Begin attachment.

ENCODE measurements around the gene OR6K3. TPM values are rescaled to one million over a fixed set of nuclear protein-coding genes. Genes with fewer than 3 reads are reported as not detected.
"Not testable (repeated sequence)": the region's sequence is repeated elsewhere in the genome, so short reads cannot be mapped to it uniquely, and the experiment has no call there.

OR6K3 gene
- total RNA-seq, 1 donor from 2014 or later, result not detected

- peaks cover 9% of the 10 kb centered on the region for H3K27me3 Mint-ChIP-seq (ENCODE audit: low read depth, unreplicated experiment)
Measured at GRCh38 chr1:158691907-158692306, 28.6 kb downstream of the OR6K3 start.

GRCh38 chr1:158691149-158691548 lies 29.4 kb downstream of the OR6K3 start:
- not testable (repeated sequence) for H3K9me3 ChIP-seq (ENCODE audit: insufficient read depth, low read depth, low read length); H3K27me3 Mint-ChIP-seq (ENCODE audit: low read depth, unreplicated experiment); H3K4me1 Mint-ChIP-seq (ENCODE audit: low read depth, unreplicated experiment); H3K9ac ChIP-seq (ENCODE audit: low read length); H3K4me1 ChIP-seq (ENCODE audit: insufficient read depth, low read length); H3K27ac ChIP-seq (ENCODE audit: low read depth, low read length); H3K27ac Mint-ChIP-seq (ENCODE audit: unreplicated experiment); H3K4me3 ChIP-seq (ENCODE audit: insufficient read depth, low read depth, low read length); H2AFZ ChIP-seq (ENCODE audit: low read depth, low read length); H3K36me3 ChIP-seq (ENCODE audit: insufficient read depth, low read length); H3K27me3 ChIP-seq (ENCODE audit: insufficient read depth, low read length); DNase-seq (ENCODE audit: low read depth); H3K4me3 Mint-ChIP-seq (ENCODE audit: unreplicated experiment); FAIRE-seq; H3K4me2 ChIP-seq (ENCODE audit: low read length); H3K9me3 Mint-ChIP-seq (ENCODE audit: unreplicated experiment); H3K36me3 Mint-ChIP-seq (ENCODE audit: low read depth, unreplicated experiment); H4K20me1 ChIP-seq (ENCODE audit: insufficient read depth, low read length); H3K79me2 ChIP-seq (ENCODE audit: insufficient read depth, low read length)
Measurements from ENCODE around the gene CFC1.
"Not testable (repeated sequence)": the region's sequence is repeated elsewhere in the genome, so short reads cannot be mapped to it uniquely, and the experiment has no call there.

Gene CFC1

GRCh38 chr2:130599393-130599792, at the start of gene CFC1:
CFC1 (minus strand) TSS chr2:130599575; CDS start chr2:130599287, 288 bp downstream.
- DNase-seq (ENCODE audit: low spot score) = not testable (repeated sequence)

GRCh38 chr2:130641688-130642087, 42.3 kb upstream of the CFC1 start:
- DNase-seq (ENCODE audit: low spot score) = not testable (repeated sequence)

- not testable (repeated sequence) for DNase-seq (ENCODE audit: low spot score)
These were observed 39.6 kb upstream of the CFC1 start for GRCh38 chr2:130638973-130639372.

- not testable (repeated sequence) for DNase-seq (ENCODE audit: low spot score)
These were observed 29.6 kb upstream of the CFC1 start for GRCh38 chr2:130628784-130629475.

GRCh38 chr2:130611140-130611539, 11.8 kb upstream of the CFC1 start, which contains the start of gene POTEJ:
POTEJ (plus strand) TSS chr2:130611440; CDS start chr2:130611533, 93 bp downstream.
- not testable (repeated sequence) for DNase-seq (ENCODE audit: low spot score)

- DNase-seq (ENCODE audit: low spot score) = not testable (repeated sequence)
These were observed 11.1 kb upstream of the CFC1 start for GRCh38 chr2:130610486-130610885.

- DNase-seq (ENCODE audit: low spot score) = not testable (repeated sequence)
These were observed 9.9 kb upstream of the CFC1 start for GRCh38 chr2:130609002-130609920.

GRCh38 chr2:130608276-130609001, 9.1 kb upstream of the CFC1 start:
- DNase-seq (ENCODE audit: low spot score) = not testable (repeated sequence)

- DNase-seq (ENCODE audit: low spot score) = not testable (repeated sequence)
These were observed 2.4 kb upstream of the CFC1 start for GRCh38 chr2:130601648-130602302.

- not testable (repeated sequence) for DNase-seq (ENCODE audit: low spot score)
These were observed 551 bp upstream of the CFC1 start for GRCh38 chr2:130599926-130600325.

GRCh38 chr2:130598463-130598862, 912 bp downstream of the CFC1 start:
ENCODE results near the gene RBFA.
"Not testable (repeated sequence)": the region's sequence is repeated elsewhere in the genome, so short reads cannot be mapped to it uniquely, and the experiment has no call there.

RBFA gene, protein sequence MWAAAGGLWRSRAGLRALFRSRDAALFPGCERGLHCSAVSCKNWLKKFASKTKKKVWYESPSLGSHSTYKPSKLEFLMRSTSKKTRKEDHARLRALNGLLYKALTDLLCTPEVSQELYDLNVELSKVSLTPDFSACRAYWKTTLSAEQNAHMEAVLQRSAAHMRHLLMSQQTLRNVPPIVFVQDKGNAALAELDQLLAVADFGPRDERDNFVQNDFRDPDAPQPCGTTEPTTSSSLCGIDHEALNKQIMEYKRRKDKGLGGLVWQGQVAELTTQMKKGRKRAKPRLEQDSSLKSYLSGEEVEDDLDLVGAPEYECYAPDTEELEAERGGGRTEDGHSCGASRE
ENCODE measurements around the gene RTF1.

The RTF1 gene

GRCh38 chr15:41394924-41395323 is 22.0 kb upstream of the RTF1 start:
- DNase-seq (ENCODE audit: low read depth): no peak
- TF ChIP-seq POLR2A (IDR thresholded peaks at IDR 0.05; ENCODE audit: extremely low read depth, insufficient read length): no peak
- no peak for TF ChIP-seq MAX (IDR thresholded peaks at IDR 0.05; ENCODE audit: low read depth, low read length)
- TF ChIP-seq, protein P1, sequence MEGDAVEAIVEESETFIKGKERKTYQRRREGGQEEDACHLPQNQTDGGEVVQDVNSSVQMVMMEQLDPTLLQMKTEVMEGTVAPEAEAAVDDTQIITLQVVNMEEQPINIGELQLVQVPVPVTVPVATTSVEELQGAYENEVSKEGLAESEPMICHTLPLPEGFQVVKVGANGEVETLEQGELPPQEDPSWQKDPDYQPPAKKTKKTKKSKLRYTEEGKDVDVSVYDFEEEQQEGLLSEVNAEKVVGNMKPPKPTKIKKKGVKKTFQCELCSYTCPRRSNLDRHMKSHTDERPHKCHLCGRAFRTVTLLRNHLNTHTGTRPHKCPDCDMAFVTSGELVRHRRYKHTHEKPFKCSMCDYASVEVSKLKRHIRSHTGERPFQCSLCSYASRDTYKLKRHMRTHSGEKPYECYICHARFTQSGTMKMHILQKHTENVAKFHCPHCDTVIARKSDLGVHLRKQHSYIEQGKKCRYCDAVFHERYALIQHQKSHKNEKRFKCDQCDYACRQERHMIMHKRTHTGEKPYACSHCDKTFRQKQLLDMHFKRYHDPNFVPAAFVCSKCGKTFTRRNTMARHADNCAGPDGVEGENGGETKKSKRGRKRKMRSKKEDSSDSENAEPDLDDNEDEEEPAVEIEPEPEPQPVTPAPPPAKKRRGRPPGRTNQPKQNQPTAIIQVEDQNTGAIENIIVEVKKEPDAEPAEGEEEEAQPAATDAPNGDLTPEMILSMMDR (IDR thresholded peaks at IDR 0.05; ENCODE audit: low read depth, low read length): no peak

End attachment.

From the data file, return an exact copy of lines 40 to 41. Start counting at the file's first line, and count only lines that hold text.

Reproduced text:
GRCh38 chr15:41394924-41395323 is 22.0 kb upstream of the RTF1 start:
- DNase-seq (ENCODE audit: low read depth): no peak